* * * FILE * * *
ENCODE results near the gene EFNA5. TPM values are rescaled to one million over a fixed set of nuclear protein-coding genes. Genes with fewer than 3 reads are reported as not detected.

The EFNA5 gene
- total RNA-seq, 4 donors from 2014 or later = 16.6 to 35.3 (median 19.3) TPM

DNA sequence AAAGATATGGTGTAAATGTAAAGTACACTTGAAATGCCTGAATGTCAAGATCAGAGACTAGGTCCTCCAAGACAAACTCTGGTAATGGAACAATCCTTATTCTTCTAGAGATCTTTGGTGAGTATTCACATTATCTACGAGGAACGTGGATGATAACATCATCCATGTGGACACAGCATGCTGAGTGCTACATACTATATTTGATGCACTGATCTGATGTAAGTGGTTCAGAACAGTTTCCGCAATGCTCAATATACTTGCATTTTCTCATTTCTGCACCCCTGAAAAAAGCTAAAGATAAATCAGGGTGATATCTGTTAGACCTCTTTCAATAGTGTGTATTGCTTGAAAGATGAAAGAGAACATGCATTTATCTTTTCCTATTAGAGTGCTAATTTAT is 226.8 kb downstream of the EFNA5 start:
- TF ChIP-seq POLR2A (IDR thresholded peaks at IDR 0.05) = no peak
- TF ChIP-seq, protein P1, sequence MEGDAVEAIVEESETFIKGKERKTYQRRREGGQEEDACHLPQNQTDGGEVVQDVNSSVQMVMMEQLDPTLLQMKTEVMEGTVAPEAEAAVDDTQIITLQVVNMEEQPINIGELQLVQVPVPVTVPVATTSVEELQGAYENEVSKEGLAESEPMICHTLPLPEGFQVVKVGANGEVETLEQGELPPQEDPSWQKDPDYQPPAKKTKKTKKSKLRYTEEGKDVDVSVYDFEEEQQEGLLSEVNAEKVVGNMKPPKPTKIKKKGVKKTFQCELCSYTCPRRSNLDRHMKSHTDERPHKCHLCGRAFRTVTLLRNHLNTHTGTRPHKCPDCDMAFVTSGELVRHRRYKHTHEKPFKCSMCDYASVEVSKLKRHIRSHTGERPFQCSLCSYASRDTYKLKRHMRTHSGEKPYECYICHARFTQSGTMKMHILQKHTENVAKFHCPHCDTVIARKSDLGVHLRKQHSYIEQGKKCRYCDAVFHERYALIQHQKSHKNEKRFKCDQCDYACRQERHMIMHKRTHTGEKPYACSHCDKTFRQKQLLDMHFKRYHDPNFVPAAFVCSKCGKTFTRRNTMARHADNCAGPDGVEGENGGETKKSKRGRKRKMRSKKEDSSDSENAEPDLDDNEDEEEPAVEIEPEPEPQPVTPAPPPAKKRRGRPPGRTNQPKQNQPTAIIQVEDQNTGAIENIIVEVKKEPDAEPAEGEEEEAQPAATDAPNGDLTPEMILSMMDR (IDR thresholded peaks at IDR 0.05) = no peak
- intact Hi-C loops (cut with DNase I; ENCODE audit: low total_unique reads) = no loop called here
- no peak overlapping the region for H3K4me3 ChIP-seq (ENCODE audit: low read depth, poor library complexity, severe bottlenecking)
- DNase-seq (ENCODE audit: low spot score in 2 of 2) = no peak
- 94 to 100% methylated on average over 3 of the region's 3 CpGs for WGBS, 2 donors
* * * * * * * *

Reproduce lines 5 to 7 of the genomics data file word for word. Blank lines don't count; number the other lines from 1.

- TF ChIP-seq POLR2A (IDR thresholded peaks at IDR 0.05) = no peak
- TF ChIP-seq, protein P1, sequence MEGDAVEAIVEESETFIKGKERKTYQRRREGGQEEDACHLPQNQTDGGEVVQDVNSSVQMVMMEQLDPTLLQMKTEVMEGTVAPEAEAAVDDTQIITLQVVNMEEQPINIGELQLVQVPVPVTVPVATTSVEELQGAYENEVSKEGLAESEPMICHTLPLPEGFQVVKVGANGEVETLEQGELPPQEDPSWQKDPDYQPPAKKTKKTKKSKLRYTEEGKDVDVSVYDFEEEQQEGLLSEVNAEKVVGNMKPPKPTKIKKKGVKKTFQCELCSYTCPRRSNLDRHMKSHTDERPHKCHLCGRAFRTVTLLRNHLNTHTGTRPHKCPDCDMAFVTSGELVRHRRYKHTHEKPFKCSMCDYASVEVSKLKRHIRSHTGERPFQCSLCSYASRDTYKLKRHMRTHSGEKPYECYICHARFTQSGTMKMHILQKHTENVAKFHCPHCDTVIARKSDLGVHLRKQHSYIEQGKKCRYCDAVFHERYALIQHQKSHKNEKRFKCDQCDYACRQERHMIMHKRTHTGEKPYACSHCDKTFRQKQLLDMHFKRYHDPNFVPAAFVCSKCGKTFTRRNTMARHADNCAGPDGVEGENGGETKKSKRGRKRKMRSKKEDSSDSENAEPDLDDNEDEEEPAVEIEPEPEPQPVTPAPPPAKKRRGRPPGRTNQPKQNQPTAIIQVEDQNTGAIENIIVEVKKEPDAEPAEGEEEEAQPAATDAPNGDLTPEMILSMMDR (IDR thresholded peaks at IDR 0.05) = no peak
- intact Hi-C loops (cut with DNase I; ENCODE audit: low total_unique reads) = no loop called here